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Astron. Astrophys. 341, 641-652 (1999)

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5. The multicolor selection for high redshift galaxies

Steidel & Hamilton (1993) used a combination of three filters U, G and [FORMULA] to select star forming galaxies at 2.8[FORMULA] 3.4. At these redshifts, due to the shift of the Lyman continuum break in the UV band, the U flux is attenuated and the [FORMULA] color is strongly reddened while the [FORMULA] color still reflects a flat spectrum.

To select galaxies at higher redshifts, a different set of filters is required. At [FORMULA]4, the combination of Lyman [FORMULA] clouds absorption and the Lyman continuum reduces significantly the observed flux also in the B filter. Giallongo et al. (1998) have shown that an optimized set of filters can be found to detect star forming galaxies at [FORMULA] and to reduce the confusion with low redshift galaxies of similar colors. This set is based on the B,V,r and I bands, and corresponds to the one adopted in the present work. An optimized detection of star forming galaxies in the redshift range 3.8[FORMULA]4.4 can be obtained by using the following criteria: [FORMULA]2, [FORMULA]0.5 and [FORMULA]0.1. In Fig. 9, we have applied the criteria to our catalogue. Two approaches have been followed to select galaxy candidates up to [FORMULA].

  • A: Galaxies with measured colors (or upper limits) located inside the area defined by the above criteria (8 galaxies).

  • B: The above sample and galaxies with [FORMULA] upper limits falling less than [FORMULA] outside the selection criterion (15 galaxies).

[FIGURE] Fig. 9. Color criteria to select star forming galaxies at redshift 3.8 [FORMULA] 4.4. Triangles show objects with [FORMULA] upper limits distant less than 1[FORMULA] from the color selection criterion, circles show objects with upper limits distant between 1 and 2[FORMULA] from the selection criterion. Both are considered as upper-limits (defined with arrows). The galaxy with B and V upper-limit and filled triangle (# 596 in the catalogue) is spectroscopically confirmed at [FORMULA]. Stars (with stellarity index [FORMULA]0.9) are shown with star symbols. For clarity, error-bars are put only for galaxies matching the color criteria.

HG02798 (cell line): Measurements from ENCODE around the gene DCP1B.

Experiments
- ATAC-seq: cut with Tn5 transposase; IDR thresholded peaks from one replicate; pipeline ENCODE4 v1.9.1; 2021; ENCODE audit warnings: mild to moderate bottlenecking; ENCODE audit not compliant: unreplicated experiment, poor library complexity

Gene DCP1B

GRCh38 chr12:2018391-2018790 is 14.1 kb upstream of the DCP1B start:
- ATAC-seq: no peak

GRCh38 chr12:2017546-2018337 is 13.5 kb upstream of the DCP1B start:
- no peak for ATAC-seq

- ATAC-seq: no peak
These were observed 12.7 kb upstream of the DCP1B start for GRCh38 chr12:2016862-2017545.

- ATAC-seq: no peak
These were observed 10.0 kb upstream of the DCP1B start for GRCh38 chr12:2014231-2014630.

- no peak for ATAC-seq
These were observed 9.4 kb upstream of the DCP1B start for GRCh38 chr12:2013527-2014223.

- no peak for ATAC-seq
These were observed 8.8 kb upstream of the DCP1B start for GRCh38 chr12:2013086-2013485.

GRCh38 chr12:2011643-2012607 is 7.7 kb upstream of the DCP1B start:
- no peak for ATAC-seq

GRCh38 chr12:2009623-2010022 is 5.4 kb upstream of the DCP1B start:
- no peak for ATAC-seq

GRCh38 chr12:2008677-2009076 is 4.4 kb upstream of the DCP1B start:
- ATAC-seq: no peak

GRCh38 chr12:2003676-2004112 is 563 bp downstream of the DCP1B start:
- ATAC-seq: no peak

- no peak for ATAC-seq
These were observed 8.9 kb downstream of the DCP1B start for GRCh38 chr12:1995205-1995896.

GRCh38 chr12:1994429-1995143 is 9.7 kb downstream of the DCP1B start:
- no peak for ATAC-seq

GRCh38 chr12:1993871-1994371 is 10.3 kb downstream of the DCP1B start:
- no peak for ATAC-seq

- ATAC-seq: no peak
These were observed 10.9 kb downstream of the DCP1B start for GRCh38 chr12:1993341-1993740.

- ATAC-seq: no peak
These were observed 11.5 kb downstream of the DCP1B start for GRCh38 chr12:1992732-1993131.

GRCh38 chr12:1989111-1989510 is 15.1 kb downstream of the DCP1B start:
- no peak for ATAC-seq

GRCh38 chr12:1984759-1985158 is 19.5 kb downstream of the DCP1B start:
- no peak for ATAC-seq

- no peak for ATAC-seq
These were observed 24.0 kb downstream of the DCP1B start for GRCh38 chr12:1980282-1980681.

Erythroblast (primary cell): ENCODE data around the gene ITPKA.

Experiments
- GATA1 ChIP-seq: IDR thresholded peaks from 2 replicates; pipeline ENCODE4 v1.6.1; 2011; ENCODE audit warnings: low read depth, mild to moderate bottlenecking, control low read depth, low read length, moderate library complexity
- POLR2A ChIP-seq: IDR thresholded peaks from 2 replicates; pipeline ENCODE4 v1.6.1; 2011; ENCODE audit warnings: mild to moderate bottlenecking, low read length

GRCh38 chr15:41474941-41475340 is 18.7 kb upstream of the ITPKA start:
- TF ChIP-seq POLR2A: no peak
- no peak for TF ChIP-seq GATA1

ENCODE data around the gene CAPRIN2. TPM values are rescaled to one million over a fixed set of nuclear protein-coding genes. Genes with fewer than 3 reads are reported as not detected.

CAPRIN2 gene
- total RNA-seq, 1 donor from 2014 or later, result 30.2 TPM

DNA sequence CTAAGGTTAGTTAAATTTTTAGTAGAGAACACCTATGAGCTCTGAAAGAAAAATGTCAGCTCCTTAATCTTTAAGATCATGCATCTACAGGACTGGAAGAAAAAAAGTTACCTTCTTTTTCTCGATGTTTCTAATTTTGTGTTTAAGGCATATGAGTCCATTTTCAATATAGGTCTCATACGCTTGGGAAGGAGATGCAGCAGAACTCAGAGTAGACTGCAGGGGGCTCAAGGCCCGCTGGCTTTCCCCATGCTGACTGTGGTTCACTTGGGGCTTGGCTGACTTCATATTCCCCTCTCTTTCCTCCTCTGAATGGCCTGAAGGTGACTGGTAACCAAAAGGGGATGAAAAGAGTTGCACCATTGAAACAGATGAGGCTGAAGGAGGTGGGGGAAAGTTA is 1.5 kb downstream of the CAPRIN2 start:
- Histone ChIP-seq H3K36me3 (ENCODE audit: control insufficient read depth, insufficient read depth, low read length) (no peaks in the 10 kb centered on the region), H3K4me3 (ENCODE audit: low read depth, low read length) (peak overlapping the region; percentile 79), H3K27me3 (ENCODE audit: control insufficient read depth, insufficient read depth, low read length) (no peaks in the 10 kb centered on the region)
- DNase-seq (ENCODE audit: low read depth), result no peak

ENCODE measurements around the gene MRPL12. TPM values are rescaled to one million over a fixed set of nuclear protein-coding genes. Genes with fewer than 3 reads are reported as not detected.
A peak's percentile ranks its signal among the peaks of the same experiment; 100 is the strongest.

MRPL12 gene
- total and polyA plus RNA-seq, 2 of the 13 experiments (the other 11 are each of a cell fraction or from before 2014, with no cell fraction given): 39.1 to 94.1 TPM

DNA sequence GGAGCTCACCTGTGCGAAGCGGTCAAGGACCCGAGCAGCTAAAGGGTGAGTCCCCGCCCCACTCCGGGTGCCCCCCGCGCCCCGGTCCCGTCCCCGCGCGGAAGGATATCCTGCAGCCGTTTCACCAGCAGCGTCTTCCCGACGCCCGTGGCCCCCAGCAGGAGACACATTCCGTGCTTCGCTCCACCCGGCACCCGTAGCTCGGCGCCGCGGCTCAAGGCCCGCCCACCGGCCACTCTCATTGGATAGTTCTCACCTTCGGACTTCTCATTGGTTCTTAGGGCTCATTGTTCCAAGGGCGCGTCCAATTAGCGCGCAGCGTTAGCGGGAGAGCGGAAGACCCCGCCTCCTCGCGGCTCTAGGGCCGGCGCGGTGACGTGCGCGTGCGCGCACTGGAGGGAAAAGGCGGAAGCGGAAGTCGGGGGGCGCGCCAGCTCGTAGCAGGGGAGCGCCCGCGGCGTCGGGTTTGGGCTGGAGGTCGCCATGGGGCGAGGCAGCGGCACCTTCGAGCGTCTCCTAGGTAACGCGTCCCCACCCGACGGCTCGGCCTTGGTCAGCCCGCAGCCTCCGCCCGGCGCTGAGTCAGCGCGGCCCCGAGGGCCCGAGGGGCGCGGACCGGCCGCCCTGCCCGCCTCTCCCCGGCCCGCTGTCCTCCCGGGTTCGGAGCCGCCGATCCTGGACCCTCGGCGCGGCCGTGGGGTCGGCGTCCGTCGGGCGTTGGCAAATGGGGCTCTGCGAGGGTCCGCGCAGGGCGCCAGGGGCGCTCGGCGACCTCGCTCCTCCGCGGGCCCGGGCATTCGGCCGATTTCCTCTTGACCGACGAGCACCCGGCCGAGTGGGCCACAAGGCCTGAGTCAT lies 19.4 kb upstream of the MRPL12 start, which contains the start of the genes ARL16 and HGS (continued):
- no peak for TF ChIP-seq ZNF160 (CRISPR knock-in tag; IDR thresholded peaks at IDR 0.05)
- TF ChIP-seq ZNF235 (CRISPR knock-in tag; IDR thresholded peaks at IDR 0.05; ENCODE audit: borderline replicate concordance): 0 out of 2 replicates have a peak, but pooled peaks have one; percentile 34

The photometric redshifts for the galaxies of this field will be estimated in a forthcoming paper (Fontana et al., 1998) by comparing the colors (including J and K) with a library of synthetic galaxy spectra as described by Giallongo et al. (1998). Due to their faint magnitudes, the spectroscopic confirmation of our candidates requires an 8-m class telescope. Only one of the galaxies (object # 596 in our catalog) is included in the spectroscopic sample by Hu et al. (1998) and Hu (1998,private communication) and has a spectroscopic redshift of [FORMULA]. This galaxy has upper limits in the B and V bands and a magnitude [FORMULA].

The number of galaxy candidates in different magnitude intervals are given in Table 3 and Table 4 for both classes A and B described above. The surface density at [FORMULA]25, is in the range 0.7-0.9 arcmin-2 (case A and B respectively). At [FORMULA]26, the density increases to 1.4-2.7 arcmin-2.


Table 3. Number distribution of galaxies in redshift range [FORMULA] located inside the color selection criteria (case A with 8 objects).


Table 4. Same as Table 3 for case B (with 15 galaxies).

Assuming a uniform redshift distribution of the sample in the range 3.8[FORMULA]4.4, the comoving galaxy number density at [FORMULA] for [FORMULA] is estimated to be [FORMULA] (q0=0.5) and [FORMULA] (q0=0.5) for r[FORMULA].

The star formation rate history at [FORMULA] 4.1 can be derived from the luminosity in the I band corresponding to the restframe wavelength 1500 Å. We adopt the conversion factor (from the UV luminosity at 1500 Å to the SFR) of Madau et al. (1996). For a Salpeter IMF (0.1[FORMULA]) with constant SFR, solar metallicity and age range of 0.1-1 Gyr, a galaxy with [FORMULA] produces [FORMULA].

The brightest galaxy in our sample has a magnitude of [FORMULA] corresponding to a [FORMULA] for [FORMULA] ([FORMULA]), and the faintest one has a magnitude of [FORMULA] corresponding to a [FORMULA] for [FORMULA] ([FORMULA]) (the uncertainties are linked to the redshift range [FORMULA]).

Assuming that the redshift range is uniformly probed, the star formation rate per unit comoving volume at [FORMULA] derived from objects with [FORMULA] varies (for cases A and B, respectively) between [FORMULA] with [FORMULA] ([FORMULA]). For [FORMULA], the estimates increase to [FORMULA] with [FORMULA] ([FORMULA]).

This latter estimate is close to the value of [FORMULA][FORMULA] computed by Madau (1997) for the HDF in the same redshift interval down to [FORMULA]

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© European Southern Observatory (ESO) 1999

Online publication: December 16, 1998